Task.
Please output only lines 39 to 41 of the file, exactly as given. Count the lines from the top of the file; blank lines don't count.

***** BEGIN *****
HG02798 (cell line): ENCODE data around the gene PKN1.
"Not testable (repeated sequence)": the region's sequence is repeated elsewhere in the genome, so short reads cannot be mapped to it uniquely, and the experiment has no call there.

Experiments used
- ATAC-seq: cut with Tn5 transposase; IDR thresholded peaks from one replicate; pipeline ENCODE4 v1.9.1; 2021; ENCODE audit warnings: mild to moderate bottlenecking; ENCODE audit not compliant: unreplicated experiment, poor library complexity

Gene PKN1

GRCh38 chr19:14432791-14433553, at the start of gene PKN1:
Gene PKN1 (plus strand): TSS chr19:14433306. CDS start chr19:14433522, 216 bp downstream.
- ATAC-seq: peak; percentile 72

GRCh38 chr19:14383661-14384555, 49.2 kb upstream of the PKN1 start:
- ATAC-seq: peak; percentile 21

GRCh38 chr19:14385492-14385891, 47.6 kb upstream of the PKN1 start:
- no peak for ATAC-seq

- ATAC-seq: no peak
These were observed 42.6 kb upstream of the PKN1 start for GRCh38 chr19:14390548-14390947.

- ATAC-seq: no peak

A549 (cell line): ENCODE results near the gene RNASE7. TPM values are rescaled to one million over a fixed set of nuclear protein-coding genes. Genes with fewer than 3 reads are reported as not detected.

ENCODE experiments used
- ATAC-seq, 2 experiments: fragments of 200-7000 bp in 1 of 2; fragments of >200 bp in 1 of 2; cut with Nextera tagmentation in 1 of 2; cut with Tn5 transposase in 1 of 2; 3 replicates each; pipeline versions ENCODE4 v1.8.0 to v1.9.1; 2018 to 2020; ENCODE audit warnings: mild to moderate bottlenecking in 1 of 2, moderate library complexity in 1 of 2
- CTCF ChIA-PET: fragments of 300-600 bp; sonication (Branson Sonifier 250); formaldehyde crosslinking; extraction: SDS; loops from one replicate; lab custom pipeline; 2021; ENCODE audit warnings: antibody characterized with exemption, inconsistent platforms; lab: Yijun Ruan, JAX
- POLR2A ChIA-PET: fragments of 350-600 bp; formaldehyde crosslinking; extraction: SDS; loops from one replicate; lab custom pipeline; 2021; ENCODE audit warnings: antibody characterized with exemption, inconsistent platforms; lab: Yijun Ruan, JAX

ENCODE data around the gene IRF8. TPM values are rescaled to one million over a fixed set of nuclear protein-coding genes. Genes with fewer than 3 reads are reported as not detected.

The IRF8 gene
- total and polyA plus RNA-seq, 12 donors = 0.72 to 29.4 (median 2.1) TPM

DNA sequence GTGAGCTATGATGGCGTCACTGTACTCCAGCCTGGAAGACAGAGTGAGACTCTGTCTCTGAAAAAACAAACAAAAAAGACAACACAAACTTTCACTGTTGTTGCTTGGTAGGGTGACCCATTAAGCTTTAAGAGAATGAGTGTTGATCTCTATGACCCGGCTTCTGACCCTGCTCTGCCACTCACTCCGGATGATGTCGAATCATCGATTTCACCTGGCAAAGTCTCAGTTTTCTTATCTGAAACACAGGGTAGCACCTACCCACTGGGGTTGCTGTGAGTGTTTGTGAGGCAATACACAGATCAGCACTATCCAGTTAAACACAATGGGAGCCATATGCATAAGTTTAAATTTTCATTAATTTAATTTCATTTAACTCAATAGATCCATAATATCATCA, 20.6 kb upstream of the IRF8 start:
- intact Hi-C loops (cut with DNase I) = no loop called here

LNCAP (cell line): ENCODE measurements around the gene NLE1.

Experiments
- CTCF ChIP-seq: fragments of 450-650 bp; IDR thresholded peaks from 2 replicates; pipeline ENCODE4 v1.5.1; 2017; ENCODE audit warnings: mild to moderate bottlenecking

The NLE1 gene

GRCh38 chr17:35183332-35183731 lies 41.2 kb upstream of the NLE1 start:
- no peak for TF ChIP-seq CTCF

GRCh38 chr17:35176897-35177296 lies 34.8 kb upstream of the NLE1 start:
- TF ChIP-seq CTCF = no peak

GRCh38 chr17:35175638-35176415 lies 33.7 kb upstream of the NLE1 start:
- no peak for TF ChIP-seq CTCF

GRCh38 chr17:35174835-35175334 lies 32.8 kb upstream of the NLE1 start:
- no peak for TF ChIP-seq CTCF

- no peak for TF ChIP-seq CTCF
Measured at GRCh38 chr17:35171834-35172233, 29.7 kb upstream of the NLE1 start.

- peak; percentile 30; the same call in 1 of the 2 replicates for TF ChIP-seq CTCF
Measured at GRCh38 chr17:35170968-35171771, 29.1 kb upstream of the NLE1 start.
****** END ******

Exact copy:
Measured at GRCh38 chr17:35171834-35172233, 29.7 kb upstream of the NLE1 start.

- peak; percentile 30; the same call in 1 of the 2 replicates for TF ChIP-seq CTCF
Measured at GRCh38 chr17:35170968-35171771, 29.1 kb upstream of the NLE1 start.